4. Samar Khan’s Shaurya (2008) is a clean Bollywood translation of A Few Good Men (1992) directed by Rob Reiner. There are hardly any differences except the relocation of the time and the context which has been rightly positioned to give the film and entirely Indian context.  A Few Good Men is a combination of a thriller and a court room drama. The film revolves around the court-martial of two U.S. Marines charged with the murder of a fellow Marine and the tribulations of their lawyers as they prepare a case to defend their clients. Shaurya is about is about Captain Javed Khan's (Deepak Dobriyal) court martial trial for killing a fellow senior of the Rajputana Rifles. Major Siddhant Choudhary (Rahul Bose) portrays the defense lawyer, who is a very happy-go-lucky person with the least interest in fighting the case. Major Akaash Kapoor (Javed Jaafri) portrays a serious army lawyer and the best friend of Siddhant. The trial takes them to the tense and disturbed valleys of LOC and to Srinagar. The story revolves around Siddhant, who matures as a person during the trial as he converts himself into an individual who is trying to uncover the truth behind the entire tragic episode no matter the consequences. This is one of the most ideal adaptations of a Hollywood thriller in Bollywood though it did not fare well at the box office.

As one critic comments: “Matching up to Sorkin's machine-gun dialogue, Samar Khan's Shaurya was always going to fall short of its inspiration. However, putting aside the flaccid performances of Rahul Bose and Javed Jaffrey, the film is rescued by the quiet grace of Deepak Dobriyal and an explosive Kay Kay Menon. Menon manages the unthinkable by eclipsing Nicholson's stunning act.” This is true to a large extent, Dobriyal who has been falsely implicated in a murder case remains almost completely silent in the entire film juxtaposed wonderfully against Kay Kay Menon’s loudness as Rudra Pratap Singh replicating in his own style, the character portrayed by Jack Nicholson, the  arrogant, powerful and violent senior who is actually responsible for nailing the Dobriyal character for a crime he did not commit.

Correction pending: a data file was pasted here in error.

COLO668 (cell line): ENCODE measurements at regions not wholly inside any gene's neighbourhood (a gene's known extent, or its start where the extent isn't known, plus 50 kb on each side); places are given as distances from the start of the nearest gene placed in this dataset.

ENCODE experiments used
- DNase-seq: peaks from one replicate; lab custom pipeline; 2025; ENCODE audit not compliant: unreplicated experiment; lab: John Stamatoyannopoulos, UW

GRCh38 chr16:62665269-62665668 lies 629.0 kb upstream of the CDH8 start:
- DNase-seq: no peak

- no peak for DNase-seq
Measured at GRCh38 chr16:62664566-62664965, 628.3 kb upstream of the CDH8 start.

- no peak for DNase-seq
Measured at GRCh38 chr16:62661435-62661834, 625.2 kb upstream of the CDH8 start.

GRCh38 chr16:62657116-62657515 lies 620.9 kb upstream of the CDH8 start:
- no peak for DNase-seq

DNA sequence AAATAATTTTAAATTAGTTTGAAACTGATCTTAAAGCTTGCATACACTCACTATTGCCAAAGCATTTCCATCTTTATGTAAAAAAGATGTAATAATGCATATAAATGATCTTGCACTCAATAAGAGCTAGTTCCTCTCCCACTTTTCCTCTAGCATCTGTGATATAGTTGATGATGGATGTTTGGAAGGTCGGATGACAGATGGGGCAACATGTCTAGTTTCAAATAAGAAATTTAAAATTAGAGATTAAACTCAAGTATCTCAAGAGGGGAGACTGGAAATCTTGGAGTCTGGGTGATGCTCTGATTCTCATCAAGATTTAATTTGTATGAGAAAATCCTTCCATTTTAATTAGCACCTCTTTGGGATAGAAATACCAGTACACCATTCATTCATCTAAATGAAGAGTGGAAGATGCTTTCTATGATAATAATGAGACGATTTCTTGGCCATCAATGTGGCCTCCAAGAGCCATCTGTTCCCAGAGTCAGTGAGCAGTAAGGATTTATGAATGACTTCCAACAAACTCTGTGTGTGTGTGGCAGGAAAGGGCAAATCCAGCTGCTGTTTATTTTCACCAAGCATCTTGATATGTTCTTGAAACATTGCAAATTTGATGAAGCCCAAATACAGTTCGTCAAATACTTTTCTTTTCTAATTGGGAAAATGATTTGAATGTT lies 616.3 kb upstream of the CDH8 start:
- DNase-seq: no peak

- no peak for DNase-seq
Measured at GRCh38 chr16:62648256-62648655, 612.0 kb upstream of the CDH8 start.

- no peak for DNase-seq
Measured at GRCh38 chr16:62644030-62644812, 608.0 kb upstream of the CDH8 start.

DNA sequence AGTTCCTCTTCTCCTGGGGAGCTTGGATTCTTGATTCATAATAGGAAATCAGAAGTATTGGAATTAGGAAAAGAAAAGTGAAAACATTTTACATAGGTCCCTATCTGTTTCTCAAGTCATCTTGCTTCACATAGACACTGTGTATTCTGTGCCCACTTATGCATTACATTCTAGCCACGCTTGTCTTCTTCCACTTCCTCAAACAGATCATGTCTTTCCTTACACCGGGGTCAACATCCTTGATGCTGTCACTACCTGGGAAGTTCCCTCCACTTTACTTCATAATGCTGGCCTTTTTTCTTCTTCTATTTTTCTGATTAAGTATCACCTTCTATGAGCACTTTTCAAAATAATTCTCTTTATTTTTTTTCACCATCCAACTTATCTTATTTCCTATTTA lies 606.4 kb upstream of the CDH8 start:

5. Deewangee  (2002) is a psychological thriller  directed by Anees Bazmee and produced by Nitin Manmohan. The film is based on the 1996 Richard Gere movie Primal Fear which is a neo-noir crime thriller based on William Diehl's 1993 novel of the same name and directed by Gregory Hoblit. The film tells the story of a Chicago defence attorney who believes that his altar boy client is not guilty of murdering an influential Catholic Archbishop. But in the Hindi version, in order to fit himself into the character which is very young in the original film, Ajay Devgun who won almost all the Best Villain and Best Actor in a Negative Role awards for his performance, added age and girth to the character portrayed beautifully by Edward Norton in the original, thereby taking away the apparent naiveté of the character to a large extent. The older character is much less convincing than the younger one played by Norton and this functions negatively.